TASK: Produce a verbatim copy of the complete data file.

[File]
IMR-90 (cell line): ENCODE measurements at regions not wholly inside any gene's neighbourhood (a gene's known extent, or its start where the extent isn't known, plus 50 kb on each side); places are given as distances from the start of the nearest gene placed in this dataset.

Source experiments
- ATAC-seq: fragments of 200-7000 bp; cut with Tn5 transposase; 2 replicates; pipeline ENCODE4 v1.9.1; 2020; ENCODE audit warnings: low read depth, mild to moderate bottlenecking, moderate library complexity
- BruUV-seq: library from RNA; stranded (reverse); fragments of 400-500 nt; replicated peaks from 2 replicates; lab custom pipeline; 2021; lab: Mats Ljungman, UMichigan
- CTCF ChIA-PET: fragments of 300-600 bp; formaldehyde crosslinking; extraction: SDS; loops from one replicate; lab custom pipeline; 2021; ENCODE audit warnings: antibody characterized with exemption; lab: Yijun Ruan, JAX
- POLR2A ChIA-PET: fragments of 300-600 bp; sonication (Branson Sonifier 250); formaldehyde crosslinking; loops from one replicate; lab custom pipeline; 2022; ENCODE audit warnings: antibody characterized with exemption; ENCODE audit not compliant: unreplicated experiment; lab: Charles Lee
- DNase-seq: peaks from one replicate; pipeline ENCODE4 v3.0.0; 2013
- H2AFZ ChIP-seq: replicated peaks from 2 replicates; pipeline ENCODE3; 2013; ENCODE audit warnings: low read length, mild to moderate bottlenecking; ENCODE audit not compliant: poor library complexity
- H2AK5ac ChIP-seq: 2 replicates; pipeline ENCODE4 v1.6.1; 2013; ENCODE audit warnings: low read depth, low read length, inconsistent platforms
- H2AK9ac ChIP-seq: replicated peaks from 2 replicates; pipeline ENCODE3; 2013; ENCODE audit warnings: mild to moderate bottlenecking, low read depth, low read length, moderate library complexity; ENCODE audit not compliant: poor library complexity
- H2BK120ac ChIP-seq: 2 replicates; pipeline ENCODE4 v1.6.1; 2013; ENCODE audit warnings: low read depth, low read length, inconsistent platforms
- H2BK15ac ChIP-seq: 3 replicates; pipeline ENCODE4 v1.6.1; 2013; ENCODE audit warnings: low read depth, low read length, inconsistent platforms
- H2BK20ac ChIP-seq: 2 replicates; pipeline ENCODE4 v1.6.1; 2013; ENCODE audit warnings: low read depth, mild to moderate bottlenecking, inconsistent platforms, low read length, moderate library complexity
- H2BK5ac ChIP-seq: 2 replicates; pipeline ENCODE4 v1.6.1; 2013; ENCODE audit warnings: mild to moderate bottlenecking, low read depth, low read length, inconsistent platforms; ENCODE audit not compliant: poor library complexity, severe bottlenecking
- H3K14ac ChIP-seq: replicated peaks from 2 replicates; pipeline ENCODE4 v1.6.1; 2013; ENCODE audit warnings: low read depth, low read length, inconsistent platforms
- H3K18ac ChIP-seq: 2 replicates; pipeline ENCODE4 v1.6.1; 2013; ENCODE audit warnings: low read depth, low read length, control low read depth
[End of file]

IMR-90 (cell line): ENCODE measurements at regions not wholly inside any gene's neighbourhood (a gene's known extent, or its start where the extent isn't known, plus 50 kb on each side); places are given as distances from the start of the nearest gene placed in this dataset.

Source experiments
- ATAC-seq: fragments of 200-7000 bp; cut with Tn5 transposase; 2 replicates; pipeline ENCODE4 v1.9.1; 2020; ENCODE audit warnings: low read depth, mild to moderate bottlenecking, moderate library complexity
- BruUV-seq: library from RNA; stranded (reverse); fragments of 400-500 nt; replicated peaks from 2 replicates; lab custom pipeline; 2021; lab: Mats Ljungman, UMichigan
- CTCF ChIA-PET: fragments of 300-600 bp; formaldehyde crosslinking; extraction: SDS; loops from one replicate; lab custom pipeline; 2021; ENCODE audit warnings: antibody characterized with exemption; lab: Yijun Ruan, JAX
- POLR2A ChIA-PET: fragments of 300-600 bp; sonication (Branson Sonifier 250); formaldehyde crosslinking; loops from one replicate; lab custom pipeline; 2022; ENCODE audit warnings: antibody characterized with exemption; ENCODE audit not compliant: unreplicated experiment; lab: Charles Lee
- DNase-seq: peaks from one replicate; pipeline ENCODE4 v3.0.0; 2013
- H2AFZ ChIP-seq: replicated peaks from 2 replicates; pipeline ENCODE3; 2013; ENCODE audit warnings: low read length, mild to moderate bottlenecking; ENCODE audit not compliant: poor library complexity
- H2AK5ac ChIP-seq: 2 replicates; pipeline ENCODE4 v1.6.1; 2013; ENCODE audit warnings: low read depth, low read length, inconsistent platforms
- H2AK9ac ChIP-seq: replicated peaks from 2 replicates; pipeline ENCODE3; 2013; ENCODE audit warnings: mild to moderate bottlenecking, low read depth, low read length, moderate library complexity; ENCODE audit not compliant: poor library complexity
- H2BK120ac ChIP-seq: 2 replicates; pipeline ENCODE4 v1.6.1; 2013; ENCODE audit warnings: low read depth, low read length, inconsistent platforms
- H2BK15ac ChIP-seq: 3 replicates; pipeline ENCODE4 v1.6.1; 2013; ENCODE audit warnings: low read depth, low read length, inconsistent platforms
- H2BK20ac ChIP-seq: 2 replicates; pipeline ENCODE4 v1.6.1; 2013; ENCODE audit warnings: low read depth, mild to moderate bottlenecking, inconsistent platforms, low read length, moderate library complexity
- H2BK5ac ChIP-seq: 2 replicates; pipeline ENCODE4 v1.6.1; 2013; ENCODE audit warnings: mild to moderate bottlenecking, low read depth, low read length, inconsistent platforms; ENCODE audit not compliant: poor library complexity, severe bottlenecking
- H3K14ac ChIP-seq: replicated peaks from 2 replicates; pipeline ENCODE4 v1.6.1; 2013; ENCODE audit warnings: low read depth, low read length, inconsistent platforms
- H3K18ac ChIP-seq: 2 replicates; pipeline ENCODE4 v1.6.1; 2013; ENCODE audit warnings: low read depth, low read length, control low read depth